As it is an asynchronous training process, when used in a cluster over a network it would not be impacted by the network response time, leading to additional delays for the variables to be updated in-sync, so if used over a greater number of machines, this approach will be more scalable.

In order to use this on multiple machines, you need to specify worker machines which do the training, and parameter servers which are used just for asynchronous sharing of the parameters. You also need to set TF_CONFIG with appropriate machine configuration.

TPU Strategy

The TPU strategy enables the use of Google’s TPUs (or TPU pods) for training instead of CPU or GPU. This is also based on a MirroredStrategy synchronous approach.

You might wonder if the synchronous way of working might impede the performance when training on distributed TPUs in a TPU pod, but per Google, the TPU pods provide very low latency communication channels between the TPUs, as the design is based on interconnect communication channels from supercomputer clusters.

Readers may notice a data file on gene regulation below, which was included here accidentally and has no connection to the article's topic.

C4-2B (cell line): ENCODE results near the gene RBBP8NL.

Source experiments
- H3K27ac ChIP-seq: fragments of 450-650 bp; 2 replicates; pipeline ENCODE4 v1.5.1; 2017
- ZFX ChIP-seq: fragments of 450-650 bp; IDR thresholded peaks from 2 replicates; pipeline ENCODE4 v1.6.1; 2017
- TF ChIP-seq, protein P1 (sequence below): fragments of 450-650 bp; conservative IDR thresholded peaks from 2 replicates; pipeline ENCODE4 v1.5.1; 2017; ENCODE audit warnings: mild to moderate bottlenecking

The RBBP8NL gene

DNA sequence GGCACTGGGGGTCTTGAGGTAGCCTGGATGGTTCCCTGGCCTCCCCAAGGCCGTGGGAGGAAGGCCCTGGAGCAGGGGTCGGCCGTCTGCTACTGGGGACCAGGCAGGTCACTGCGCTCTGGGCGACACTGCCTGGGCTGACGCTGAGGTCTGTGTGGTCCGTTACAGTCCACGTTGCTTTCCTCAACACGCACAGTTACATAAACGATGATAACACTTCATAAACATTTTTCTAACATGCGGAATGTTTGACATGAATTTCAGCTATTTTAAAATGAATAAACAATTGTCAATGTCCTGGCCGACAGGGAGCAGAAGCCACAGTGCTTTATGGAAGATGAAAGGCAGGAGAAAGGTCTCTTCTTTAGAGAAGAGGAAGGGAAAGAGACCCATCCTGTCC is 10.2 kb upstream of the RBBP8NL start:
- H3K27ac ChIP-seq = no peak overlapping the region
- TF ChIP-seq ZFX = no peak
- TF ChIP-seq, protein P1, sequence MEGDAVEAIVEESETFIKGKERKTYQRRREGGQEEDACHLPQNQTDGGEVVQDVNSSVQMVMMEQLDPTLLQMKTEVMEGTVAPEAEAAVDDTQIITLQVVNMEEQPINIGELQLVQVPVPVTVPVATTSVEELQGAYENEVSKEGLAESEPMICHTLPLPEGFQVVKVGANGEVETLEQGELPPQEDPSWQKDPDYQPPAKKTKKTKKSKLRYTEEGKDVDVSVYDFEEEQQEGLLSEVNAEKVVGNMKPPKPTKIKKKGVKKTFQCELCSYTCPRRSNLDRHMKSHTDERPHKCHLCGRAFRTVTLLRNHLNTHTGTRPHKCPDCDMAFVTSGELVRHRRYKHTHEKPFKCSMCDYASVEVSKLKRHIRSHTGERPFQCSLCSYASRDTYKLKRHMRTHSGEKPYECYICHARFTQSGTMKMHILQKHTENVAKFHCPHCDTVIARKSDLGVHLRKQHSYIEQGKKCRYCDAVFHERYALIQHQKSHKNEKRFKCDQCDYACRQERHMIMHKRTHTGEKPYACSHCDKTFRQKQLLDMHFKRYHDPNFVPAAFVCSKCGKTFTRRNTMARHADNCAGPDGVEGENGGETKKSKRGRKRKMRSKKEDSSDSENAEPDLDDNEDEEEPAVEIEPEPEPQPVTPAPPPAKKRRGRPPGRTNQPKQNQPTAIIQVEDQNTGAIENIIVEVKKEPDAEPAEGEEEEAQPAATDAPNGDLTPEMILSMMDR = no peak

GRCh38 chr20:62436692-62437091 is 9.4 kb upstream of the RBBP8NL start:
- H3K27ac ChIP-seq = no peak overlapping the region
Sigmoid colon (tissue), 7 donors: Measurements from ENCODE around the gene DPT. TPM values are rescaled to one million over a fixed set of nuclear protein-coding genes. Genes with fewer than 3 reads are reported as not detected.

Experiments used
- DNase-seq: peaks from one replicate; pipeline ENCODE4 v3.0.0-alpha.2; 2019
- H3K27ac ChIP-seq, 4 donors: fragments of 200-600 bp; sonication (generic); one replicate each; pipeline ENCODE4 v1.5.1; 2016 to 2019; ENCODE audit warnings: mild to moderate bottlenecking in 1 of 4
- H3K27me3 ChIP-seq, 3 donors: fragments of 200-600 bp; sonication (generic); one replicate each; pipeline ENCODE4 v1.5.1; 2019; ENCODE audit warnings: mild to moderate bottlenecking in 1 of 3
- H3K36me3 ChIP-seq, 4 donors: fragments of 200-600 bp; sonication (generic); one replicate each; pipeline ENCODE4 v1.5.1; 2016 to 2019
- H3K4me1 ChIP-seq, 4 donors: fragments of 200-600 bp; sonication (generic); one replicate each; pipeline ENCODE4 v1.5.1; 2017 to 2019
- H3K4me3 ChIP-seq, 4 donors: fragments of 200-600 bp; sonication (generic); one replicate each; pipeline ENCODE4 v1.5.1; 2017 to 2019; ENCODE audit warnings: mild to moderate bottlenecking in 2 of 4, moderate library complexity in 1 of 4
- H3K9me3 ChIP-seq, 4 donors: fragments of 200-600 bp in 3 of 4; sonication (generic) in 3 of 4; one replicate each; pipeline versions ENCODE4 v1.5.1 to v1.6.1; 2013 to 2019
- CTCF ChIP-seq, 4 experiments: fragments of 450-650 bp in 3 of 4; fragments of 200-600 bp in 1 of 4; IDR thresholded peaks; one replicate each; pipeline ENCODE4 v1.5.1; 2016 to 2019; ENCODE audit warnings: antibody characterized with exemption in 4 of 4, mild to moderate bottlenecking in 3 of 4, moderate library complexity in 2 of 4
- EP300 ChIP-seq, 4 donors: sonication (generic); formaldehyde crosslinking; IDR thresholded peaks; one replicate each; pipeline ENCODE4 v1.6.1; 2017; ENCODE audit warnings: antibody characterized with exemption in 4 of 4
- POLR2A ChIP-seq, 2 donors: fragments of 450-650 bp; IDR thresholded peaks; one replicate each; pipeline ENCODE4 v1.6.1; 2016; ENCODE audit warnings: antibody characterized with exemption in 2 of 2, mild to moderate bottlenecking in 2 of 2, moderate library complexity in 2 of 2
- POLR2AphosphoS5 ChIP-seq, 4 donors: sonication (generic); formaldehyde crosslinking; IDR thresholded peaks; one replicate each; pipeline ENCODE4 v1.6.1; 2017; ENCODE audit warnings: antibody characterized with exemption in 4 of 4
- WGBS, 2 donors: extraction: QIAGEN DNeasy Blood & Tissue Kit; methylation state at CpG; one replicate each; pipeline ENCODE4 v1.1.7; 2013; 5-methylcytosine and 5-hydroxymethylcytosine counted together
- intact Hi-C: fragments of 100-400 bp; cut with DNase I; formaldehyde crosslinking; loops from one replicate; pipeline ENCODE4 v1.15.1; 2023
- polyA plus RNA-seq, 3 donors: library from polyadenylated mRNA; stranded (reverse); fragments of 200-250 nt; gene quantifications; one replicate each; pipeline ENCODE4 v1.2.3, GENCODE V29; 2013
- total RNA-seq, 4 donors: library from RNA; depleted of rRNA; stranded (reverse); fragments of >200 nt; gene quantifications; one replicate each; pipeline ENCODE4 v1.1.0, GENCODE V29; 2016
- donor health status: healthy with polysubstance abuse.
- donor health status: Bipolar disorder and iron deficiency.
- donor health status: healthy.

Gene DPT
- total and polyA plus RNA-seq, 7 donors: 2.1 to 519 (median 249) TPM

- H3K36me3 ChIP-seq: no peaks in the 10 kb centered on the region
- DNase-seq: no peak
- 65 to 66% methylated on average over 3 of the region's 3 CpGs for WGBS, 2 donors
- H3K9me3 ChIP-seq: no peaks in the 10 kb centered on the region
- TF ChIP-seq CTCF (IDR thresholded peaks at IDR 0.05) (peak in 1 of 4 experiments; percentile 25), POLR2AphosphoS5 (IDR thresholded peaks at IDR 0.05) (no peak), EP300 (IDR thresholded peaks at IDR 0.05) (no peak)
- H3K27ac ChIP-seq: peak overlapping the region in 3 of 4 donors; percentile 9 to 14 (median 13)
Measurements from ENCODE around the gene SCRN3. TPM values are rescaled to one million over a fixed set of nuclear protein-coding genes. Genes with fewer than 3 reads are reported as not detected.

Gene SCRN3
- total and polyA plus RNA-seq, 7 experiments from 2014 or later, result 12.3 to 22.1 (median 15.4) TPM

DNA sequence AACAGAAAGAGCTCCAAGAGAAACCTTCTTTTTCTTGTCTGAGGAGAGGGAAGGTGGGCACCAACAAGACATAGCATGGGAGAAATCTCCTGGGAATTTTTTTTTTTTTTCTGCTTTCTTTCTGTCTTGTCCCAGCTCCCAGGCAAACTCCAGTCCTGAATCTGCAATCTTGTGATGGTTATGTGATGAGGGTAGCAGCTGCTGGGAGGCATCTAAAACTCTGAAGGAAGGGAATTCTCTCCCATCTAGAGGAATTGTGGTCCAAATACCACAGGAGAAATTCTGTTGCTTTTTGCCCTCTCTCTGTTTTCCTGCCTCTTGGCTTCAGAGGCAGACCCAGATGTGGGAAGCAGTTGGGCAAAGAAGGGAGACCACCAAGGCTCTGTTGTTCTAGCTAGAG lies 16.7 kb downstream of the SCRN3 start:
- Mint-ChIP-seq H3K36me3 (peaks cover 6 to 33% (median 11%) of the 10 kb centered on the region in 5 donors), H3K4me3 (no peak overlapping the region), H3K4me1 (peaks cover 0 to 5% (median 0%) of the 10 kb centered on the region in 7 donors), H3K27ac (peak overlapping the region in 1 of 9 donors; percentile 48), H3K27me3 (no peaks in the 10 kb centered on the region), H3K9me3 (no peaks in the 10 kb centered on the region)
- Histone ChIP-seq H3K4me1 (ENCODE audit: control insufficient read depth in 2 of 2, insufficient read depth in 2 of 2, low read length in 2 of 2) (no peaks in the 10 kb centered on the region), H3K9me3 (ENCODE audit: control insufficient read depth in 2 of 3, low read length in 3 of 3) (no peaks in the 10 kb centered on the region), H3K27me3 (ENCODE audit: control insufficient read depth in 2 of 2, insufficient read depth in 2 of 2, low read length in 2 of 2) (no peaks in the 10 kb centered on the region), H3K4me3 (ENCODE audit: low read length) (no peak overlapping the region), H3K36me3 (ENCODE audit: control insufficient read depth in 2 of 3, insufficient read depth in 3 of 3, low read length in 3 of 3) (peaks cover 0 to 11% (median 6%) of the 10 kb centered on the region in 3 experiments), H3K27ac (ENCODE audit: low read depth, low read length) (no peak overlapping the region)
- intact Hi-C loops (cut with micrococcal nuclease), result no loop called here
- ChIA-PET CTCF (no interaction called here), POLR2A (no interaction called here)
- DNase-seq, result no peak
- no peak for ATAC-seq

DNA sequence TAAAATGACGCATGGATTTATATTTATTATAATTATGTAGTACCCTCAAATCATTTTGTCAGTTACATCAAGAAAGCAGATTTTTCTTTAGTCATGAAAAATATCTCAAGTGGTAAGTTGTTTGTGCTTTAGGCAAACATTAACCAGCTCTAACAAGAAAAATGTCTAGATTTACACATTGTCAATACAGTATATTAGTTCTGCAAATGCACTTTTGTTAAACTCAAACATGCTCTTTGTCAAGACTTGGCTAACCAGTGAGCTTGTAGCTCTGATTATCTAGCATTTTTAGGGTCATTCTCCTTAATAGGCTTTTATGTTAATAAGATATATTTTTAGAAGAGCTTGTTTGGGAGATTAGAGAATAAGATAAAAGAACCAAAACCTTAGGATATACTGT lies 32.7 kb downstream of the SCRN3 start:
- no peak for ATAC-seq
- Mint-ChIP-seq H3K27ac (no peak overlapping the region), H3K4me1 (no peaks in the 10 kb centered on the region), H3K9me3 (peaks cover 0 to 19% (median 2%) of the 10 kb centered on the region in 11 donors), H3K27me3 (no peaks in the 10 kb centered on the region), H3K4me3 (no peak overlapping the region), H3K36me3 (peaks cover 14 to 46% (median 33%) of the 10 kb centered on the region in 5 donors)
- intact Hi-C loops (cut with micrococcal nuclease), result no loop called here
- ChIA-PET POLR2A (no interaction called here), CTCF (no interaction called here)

Here is an excerpt from Google Docs on how to use the TPUs in Colab or Google Cloud:

resolver = tf.distribute.cluster_resolver.TPUClusterResolver()
tpu_strategy = tf.distribute.experimental.TPUStrategy(resolver)

TPUClusterResolver instance helps locate the TPUs. In Colab, you don’t need to specify any arguments to it. If you want to use this for Cloud TPUs, you will need to specify the name of your TPU resource in TPU argument. We also need to initialize the TPU system explicitly at the start of the program. This is required before TPUs can be used for computation and should ideally be done at the beginning because it also wipes out the TPU memory so all state will be lost.